The Mission

The interior of West Papua holds some of the most remote tribes known on earth and even the possibilities of uncontacted peoples. For example, it was not until 1938 that the highland regions around Wamena were known to the outside world. Missionaries have been active in the region since the first discovery of the highland Dani tribes and arrived as early as 1954. Cannibalism and intense tribal wars were the common way of life in the highland as recently as the 80’s, and even today around Wamena and the Baliem Valley, you will still find that, amongst the middle aged and elderly, a traditional way of life. For example, in basing from Wamena and conducting missions in the area, we have passed through villages where we have seen ceremonial dances, tribal dress and the evidence of finger amputation. These finger amputations are usually seen in middle aged to elderly women and preformed when a family member dies — as a sign of mourning, they cutoff a finger midway down their hands. We have seen many elderly women who are missing most digits on their hands due to this practice. Men also self mutilate when a family member is lost by cutting off parts of their ears. These practices are actually still preformed today, and although rare, we have encountered younger women who have shown the signs that they have preformed the finger amputations on themselves. War and bloodshed amongst tribes and clans is well known and documented throughout West Papua, but with advancement in technology and development, this has been quelled to rare outbursts. Today, most conflict is from the Free West Papua guerrilla movement that is trying to achieve independence from Indonesia and make West Papua its own nation.

The mission for us in West Papua is the same as it has always been: Preach the Gospel, lay hands on the sick, cast out demons and take faith that no deadly thing shall harm us. Your prayers and support will be needed fervently and immediately for the interior expeditions ahead, as we will next be traveling to the Korowi tribe. In fact, as you read this letter now, we will most likely be on our way or amongst the Korowi who are a semi-nomadic jungle tribe living in towering tree houses. The Korowi, know mostly as the tree people, inhabit houses that sit atop tall jungle trees, some of which can reach over 60 feet high from the jungle floor. The Korowi are completely traditional in their way of life with little contact from the outside world. They are a hunter-gather people and live off of the forest. With such a remote people, it also makes the preparation to outfit an expedition very challenging. We will need a small airplane to drop us at the first interior launching point, then days on motor canoe where fuel is costly, then 6 days of brutal jungle marching to reach the regions where we will find them. But we know and believe that, no matter the difficulties, God will prepare a way and our expedition party will have the opportunity to share the Gospel. This is truly the ends of the earth and missions like these to the Korowi are the forefront of completing the Great Commission.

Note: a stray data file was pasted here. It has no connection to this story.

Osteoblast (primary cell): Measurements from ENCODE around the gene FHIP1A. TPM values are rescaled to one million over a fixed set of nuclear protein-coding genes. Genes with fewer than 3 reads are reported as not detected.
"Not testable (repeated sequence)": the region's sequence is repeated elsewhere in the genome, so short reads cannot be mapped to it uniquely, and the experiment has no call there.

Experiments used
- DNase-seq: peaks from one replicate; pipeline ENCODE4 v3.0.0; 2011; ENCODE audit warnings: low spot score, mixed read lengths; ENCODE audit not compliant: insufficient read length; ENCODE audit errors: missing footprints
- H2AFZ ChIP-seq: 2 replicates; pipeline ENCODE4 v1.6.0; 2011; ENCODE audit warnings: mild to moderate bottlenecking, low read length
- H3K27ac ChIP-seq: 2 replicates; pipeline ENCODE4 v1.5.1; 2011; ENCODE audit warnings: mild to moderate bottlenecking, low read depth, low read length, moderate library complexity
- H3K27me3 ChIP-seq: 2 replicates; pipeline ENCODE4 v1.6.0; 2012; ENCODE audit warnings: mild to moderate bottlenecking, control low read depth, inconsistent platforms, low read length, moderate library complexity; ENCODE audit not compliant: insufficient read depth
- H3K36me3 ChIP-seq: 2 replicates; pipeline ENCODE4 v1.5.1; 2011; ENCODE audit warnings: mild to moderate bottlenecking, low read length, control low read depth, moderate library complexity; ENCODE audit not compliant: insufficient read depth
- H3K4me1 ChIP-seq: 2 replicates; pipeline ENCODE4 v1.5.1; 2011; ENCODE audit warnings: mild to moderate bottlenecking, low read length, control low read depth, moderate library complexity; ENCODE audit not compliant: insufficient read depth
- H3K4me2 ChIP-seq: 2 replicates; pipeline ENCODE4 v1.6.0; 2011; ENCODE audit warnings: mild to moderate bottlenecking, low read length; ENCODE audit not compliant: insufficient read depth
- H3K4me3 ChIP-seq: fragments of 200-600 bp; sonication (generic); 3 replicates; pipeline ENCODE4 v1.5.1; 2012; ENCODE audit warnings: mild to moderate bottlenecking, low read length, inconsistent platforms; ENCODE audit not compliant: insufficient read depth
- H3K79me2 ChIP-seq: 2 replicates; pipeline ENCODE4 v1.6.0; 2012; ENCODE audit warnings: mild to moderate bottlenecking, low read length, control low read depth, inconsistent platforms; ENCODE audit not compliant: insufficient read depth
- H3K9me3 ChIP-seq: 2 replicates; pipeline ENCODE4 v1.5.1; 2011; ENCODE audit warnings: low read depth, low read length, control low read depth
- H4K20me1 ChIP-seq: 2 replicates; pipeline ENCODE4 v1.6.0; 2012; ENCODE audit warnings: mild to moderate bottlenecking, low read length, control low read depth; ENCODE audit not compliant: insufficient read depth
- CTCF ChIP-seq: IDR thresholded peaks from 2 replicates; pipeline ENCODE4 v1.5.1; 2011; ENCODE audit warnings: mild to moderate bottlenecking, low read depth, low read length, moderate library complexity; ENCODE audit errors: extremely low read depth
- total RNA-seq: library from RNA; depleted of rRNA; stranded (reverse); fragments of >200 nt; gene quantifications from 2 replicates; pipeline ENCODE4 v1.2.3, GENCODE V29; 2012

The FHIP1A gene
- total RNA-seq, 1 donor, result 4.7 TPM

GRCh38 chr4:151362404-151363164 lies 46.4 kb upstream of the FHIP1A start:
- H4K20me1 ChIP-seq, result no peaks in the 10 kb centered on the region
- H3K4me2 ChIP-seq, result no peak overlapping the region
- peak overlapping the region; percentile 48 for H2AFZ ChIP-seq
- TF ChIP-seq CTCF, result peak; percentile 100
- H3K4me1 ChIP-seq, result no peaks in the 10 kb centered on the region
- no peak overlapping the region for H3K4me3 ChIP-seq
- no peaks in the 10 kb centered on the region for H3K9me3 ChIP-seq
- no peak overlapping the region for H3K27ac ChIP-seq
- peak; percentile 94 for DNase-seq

We are so thankful to have faithful partners like you! You are the ones who are standing firm as we advance further and further to reach all mankind with the Good News. You are here with us in Spirit as we preach the Word of God to remote tribes. You are the ones who prepare the way in prayer and intercession and provide the means for us to journey to remote areas. The fruit of Travel the Road through the work on the field and through the episodic series is because of you! We love you and say thank you. We ask you to continue in every way and to join with us even more through your tithes and offering. The time is coming near, and we believe we can take the Gospel to the very last ones to hear. Let us stand strong in faith, hope and love and press ahead believing the best is yet to come. Peace be with you.

In Him,

Tim and Will